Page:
Goran:I simply tell you what I know..it is your own choice to believe if or not and to find out if you have reason for either which....I am not interested in prooving anything for you...I could have kept it for myself but if it could be of some benefit for others....be welcome...
( I also enjoy stirring up pots now and then...:-)


Clive:I don't want people to be left with the impression that I am against inovation in anything, least of all concertina design.

My points about button size are not based on the fact thats its not traditional, but on the fact that I cannot see how it can sensibly work.

Goran:It IS a matter of conflict as much else and you have to examine individual and circumstantial 'demands' to have a chance to evaluate the benefits of this or that 'concept/solution'. It ought to be selfevident that different existing 'models' of instruments are differently suitable for varying pieces of music or performance methods.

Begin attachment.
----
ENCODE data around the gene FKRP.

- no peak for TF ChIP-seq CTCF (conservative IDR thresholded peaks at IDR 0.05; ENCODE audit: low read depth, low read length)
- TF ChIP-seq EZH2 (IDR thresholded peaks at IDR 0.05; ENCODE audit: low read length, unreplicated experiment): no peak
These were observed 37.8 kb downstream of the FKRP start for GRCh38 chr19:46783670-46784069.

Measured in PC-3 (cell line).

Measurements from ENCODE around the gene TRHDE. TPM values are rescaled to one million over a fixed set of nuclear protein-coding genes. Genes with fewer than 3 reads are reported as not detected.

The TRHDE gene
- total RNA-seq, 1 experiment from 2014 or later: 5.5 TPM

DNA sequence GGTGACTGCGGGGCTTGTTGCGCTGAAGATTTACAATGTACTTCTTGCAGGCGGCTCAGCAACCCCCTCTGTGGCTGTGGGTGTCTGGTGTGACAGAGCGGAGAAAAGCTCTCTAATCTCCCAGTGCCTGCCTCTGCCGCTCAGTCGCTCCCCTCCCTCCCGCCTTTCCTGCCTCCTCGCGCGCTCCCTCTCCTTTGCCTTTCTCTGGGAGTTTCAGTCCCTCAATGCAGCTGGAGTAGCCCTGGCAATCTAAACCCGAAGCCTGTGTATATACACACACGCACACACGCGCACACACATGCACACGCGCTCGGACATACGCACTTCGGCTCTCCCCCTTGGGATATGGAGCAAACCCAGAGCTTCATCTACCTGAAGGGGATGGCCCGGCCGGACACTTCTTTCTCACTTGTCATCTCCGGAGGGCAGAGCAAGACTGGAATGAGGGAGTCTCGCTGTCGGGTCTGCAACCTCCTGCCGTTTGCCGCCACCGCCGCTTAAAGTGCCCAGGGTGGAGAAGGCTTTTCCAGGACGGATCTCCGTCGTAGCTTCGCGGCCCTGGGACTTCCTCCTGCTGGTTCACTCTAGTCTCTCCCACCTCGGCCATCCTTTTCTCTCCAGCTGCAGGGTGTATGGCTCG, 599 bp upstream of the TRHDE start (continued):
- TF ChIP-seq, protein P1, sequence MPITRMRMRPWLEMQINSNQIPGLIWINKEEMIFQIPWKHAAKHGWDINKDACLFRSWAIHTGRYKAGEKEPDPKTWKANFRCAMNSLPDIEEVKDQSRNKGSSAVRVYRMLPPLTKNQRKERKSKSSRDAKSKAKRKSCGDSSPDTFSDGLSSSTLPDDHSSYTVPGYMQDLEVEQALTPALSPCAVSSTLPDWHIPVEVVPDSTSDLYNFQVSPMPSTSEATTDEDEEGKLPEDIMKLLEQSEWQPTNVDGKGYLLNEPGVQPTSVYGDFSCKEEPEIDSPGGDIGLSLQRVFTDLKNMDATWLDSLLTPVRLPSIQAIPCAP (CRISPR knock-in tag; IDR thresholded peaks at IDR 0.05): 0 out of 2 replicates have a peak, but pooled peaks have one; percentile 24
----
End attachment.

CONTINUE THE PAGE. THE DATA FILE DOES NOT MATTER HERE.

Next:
Button size ( in some conjunction with shape) variation will have implications for the keyboard layout, measures and for note range. With the Anglo you may without any changes of other measures increase the button diam at least to 8-9mm. Fairly easy to find out what is preferred...
With Englishes or Duets which have more 'compressed' keyboards you face some reduction of note range if buttons are considerably wider. (6mm ones cause no problems except possibly if having extremely wide fingers) So you have to decide whether you can sacrifice some notes at the top or the lower end or for the Duet in the overlapping octave(s) for the benefit of more confident and comfortable 'fingering'.